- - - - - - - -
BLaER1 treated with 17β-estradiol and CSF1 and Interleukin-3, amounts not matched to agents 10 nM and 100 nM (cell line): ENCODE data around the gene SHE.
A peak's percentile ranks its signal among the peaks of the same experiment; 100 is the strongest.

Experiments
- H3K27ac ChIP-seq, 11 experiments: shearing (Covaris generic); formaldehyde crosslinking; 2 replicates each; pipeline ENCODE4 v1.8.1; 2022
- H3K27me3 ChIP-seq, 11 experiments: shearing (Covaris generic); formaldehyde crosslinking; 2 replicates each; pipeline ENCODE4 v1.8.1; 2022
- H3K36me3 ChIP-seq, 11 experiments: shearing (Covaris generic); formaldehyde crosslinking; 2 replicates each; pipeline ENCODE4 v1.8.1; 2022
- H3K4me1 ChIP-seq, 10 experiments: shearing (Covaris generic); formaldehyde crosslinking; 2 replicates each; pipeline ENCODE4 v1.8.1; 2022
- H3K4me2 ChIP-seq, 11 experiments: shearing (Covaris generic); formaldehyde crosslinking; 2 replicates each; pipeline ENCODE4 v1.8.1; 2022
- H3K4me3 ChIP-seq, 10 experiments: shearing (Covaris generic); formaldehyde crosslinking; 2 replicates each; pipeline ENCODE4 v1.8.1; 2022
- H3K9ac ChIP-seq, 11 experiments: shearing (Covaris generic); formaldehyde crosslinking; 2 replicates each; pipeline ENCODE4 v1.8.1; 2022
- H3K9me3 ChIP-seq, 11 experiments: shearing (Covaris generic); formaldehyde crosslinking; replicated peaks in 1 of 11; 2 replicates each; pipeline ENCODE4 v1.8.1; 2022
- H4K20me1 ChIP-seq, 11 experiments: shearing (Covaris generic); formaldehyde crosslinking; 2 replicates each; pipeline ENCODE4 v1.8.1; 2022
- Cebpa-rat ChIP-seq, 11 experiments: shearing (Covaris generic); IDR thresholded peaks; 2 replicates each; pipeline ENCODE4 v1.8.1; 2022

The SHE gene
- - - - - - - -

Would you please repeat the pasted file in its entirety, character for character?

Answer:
BLaER1 treated with 17β-estradiol and CSF1 and Interleukin-3, amounts not matched to agents 10 nM and 100 nM (cell line): ENCODE data around the gene SHE.
A peak's percentile ranks its signal among the peaks of the same experiment; 100 is the strongest.

Experiments
- H3K27ac ChIP-seq, 11 experiments: shearing (Covaris generic); formaldehyde crosslinking; 2 replicates each; pipeline ENCODE4 v1.8.1; 2022
- H3K27me3 ChIP-seq, 11 experiments: shearing (Covaris generic); formaldehyde crosslinking; 2 replicates each; pipeline ENCODE4 v1.8.1; 2022
- H3K36me3 ChIP-seq, 11 experiments: shearing (Covaris generic); formaldehyde crosslinking; 2 replicates each; pipeline ENCODE4 v1.8.1; 2022
- H3K4me1 ChIP-seq, 10 experiments: shearing (Covaris generic); formaldehyde crosslinking; 2 replicates each; pipeline ENCODE4 v1.8.1; 2022
- H3K4me2 ChIP-seq, 11 experiments: shearing (Covaris generic); formaldehyde crosslinking; 2 replicates each; pipeline ENCODE4 v1.8.1; 2022
- H3K4me3 ChIP-seq, 10 experiments: shearing (Covaris generic); formaldehyde crosslinking; 2 replicates each; pipeline ENCODE4 v1.8.1; 2022
- H3K9ac ChIP-seq, 11 experiments: shearing (Covaris generic); formaldehyde crosslinking; 2 replicates each; pipeline ENCODE4 v1.8.1; 2022
- H3K9me3 ChIP-seq, 11 experiments: shearing (Covaris generic); formaldehyde crosslinking; replicated peaks in 1 of 11; 2 replicates each; pipeline ENCODE4 v1.8.1; 2022
- H4K20me1 ChIP-seq, 11 experiments: shearing (Covaris generic); formaldehyde crosslinking; 2 replicates each; pipeline ENCODE4 v1.8.1; 2022
- Cebpa-rat ChIP-seq, 11 experiments: shearing (Covaris generic); IDR thresholded peaks; 2 replicates each; pipeline ENCODE4 v1.8.1; 2022

The SHE gene